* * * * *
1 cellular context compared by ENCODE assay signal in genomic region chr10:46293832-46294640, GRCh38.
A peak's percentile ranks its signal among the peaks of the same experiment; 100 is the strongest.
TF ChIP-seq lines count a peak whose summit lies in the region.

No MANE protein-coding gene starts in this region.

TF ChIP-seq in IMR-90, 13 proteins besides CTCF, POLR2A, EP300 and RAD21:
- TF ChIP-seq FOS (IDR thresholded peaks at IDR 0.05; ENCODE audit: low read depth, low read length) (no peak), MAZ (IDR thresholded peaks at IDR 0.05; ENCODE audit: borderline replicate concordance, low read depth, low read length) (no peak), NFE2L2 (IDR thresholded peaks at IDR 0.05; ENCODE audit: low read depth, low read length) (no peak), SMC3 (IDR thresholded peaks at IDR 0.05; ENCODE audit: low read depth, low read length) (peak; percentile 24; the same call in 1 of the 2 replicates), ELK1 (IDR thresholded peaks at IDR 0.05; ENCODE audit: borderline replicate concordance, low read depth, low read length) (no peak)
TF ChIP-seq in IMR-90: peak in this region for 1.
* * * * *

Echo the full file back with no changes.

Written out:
1 cellular context compared by ENCODE assay signal in genomic region chr10:46293832-46294640, GRCh38.
A peak's percentile ranks its signal among the peaks of the same experiment; 100 is the strongest.
TF ChIP-seq lines count a peak whose summit lies in the region.

No MANE protein-coding gene starts in this region.

TF ChIP-seq in IMR-90, 13 proteins besides CTCF, POLR2A, EP300 and RAD21:
- TF ChIP-seq FOS (IDR thresholded peaks at IDR 0.05; ENCODE audit: low read depth, low read length) (no peak), MAZ (IDR thresholded peaks at IDR 0.05; ENCODE audit: borderline replicate concordance, low read depth, low read length) (no peak), NFE2L2 (IDR thresholded peaks at IDR 0.05; ENCODE audit: low read depth, low read length) (no peak), SMC3 (IDR thresholded peaks at IDR 0.05; ENCODE audit: low read depth, low read length) (peak; percentile 24; the same call in 1 of the 2 replicates), ELK1 (IDR thresholded peaks at IDR 0.05; ENCODE audit: borderline replicate concordance, low read depth, low read length) (no peak)
TF ChIP-seq in IMR-90: peak in this region for 1.